MCOR Technologies announced a very attractive full-color 3D printer based on their paper technology last January, but a recent announcement describes some key changes.
The company has long marketed paper-based 3D printers, which use a very different approach to other 3D printers: paper layers are glued together and cut along the object’s perimeter to create a fully 3D object. It’s a fast process that uses a very low-cost material: paper!
In subsequent years the company began experimenting with color prints by simply pre-printing appropriate textures on the edges of the paper layers. The concept worked very well and produced the second known full color process in the industry, and one that was far less expensive than the alternative.
The color printing concept was further refined with the introduction of the Arke in January, which deeply integrated the color function directly into the printer, where previously it had been a separate component. This presented the opportunity for a finely tuned, powerful color 3D printer – at low cost.
But in a recent post on the company’s blog, MCOR announced some changes to the machine. Four technical changes and one financial change were announced.
They’ve increased the number of possible colors producible by the Arke to “2 MILLION”. That’s a big number that’s beginning to approach the theoretical limit of human color perception (which I am told is around 10 million unique colors). They’ve done so by combining a couple of changes:
- New software compression algorithms, which presumably are less lossy;
- A new paper formulation, which must be able to show a wider color spectrum;
- A new ink formulation, which obviously would assist this development.
They’ve also included a new binder to glue paper sheets together, which supposedly doubles the stiffness of printed parts. That change should decrease criticisms of “weak paper prints” we’ve heard in the past.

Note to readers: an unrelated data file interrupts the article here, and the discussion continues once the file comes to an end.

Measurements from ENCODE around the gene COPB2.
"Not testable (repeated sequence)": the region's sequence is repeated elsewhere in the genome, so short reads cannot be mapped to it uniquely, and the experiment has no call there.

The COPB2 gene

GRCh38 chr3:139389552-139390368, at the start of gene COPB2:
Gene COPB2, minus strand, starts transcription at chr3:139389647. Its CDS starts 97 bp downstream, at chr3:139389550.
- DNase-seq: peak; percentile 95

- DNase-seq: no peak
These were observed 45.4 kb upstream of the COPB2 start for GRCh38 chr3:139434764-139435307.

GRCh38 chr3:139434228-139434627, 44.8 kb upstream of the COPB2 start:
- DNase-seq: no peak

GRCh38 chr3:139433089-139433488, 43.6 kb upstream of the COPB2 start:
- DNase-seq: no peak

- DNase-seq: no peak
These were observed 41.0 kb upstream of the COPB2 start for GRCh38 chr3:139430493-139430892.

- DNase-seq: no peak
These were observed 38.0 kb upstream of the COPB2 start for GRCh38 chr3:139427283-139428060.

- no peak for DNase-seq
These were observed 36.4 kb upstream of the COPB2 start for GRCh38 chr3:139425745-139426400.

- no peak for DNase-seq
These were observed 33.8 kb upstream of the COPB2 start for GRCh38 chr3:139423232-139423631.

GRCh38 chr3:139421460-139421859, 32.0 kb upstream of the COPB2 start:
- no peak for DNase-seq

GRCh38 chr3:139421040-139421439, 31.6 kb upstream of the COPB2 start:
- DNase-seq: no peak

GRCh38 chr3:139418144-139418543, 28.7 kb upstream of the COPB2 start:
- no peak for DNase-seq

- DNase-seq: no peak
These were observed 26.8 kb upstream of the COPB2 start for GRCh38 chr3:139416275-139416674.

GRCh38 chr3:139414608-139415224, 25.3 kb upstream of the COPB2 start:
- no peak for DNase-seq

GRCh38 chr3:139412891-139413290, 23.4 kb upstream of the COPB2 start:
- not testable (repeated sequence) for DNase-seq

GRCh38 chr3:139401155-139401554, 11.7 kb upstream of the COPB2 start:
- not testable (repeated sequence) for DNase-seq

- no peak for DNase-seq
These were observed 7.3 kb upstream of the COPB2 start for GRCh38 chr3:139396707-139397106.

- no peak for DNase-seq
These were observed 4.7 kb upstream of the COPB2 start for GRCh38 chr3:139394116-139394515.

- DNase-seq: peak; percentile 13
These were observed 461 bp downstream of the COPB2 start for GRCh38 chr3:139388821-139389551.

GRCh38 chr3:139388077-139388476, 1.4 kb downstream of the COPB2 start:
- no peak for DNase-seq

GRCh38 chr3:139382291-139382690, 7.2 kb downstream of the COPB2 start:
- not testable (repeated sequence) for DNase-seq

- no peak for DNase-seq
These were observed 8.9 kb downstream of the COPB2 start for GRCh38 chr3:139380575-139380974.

The ARKE machinery itself has been made much more robust with a change to higher capacity slide rails, a more precise heating mechanism and a reinforced chassis. Why do all this? Because the process involves pressing the layers together during gluing, and it seems they’ve decided to increase the press force substantially. I presume this is to strengthen the prints.
MCOR has also introduced a new software management system, strangely called, “Orange Peel”. They explain:
With the introduction of our new ‘Orange Peel’ software users will enjoy professional features that will assist with file preparation including splitting and joining files, colour and texturing and file modification including smoothing, solidifying and extruding surfaces.
That’s all good stuff. But there’s one other change that some clients may not like: the price has increased substantially.
In January, the machine was announced with a price of USD$8,995. Now, just before the machine is released, the price has been upwardly adjusted to €17,995 (USD$17,995). That’s almost twice the original price!
However, there’s reasons for this, beyond the improvements mentioned above.
Their competition in the full-color 3D print market, 3D Systems, still has not released their elusive CubeJet low-cost color 3D printer, which has been mysteriously shown EACH YEAR at CES SINCE 2014!
Without the CubeJet, users seeking full color 3D print solutions must consider 3D Systems’ more expensive color solutions, or move to Stratasys’ new J750, both of which are multiple times more expensive than the new ARKE price level.
I think in this case, lack of competition has resulted in a higher price.